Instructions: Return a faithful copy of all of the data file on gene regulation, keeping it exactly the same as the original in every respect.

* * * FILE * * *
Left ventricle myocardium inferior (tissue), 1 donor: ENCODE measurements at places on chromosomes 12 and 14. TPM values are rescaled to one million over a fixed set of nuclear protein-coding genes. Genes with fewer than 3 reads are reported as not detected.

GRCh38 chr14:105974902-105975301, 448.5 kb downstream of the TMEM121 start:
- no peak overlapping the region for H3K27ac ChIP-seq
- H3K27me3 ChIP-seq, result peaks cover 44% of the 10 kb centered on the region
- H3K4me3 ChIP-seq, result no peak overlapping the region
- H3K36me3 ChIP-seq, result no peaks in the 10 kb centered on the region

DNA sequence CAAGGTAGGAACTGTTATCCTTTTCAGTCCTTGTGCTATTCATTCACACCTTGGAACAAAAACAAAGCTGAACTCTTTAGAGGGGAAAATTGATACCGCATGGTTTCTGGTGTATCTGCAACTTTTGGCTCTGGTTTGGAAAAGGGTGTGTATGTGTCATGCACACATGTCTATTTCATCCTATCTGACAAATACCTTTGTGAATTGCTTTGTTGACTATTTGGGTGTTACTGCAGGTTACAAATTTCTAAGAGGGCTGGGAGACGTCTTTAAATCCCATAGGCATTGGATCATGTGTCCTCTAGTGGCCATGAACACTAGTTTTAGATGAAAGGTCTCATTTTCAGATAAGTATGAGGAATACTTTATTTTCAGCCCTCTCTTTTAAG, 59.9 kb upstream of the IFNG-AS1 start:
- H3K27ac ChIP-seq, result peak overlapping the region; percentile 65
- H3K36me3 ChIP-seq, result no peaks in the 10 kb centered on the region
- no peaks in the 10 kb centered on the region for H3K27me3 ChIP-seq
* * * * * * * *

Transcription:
Left ventricle myocardium inferior (tissue), 1 donor: ENCODE measurements at places on chromosomes 12 and 14. TPM values are rescaled to one million over a fixed set of nuclear protein-coding genes. Genes with fewer than 3 reads are reported as not detected.

GRCh38 chr14:105974902-105975301, 448.5 kb downstream of the TMEM121 start:
- no peak overlapping the region for H3K27ac ChIP-seq
- H3K27me3 ChIP-seq, result peaks cover 44% of the 10 kb centered on the region
- H3K4me3 ChIP-seq, result no peak overlapping the region
- H3K36me3 ChIP-seq, result no peaks in the 10 kb centered on the region

DNA sequence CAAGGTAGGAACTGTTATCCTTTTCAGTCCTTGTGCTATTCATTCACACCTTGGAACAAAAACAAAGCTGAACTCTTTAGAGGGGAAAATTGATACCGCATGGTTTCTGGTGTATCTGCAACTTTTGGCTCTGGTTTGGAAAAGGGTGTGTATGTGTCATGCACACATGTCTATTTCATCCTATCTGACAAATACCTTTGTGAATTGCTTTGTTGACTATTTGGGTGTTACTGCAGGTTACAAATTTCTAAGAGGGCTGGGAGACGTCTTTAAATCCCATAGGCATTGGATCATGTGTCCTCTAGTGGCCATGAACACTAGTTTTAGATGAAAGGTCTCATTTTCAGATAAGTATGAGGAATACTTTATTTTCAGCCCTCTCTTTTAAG, 59.9 kb upstream of the IFNG-AS1 start:
- H3K27ac ChIP-seq, result peak overlapping the region; percentile 65
- H3K36me3 ChIP-seq, result no peaks in the 10 kb centered on the region
- no peaks in the 10 kb centered on the region for H3K27me3 ChIP-seq